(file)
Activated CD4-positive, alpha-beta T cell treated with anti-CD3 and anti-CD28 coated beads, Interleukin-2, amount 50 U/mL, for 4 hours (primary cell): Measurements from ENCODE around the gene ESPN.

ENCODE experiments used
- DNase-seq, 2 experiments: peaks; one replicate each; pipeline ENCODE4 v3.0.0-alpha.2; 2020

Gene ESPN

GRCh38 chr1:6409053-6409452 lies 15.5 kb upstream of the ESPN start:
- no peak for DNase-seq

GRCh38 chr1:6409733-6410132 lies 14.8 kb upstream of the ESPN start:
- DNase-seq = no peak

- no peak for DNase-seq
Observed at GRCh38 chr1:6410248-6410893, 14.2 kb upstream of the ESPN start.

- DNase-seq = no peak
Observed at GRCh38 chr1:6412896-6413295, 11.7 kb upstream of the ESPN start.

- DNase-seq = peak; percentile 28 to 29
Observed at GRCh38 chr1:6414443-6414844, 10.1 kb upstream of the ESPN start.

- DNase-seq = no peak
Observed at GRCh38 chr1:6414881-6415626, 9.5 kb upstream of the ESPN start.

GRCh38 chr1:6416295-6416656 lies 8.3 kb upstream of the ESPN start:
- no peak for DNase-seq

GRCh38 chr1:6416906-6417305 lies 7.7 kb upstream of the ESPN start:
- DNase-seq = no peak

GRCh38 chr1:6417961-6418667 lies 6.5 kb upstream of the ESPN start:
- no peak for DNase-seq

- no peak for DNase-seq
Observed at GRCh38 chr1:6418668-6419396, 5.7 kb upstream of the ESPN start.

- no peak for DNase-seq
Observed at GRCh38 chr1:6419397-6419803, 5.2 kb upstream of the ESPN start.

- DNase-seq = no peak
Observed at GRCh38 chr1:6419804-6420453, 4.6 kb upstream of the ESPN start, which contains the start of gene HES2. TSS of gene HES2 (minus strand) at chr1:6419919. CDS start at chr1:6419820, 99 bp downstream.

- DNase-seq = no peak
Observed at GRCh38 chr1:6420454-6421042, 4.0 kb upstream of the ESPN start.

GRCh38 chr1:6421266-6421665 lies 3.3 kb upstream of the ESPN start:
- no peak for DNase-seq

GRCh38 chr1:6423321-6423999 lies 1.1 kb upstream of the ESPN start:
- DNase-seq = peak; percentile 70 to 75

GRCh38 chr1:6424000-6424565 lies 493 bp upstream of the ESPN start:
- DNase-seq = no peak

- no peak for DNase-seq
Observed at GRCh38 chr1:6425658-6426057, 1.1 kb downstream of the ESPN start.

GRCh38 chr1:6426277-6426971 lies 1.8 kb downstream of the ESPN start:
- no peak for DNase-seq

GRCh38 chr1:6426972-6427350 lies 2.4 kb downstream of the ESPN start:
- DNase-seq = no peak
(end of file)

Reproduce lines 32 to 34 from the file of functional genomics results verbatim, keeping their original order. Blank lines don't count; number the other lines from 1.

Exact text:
- no peak for DNase-seq

GRCh38 chr1:6423321-6423999 lies 1.1 kb upstream of the ESPN start:
- DNase-seq = peak; percentile 70 to 75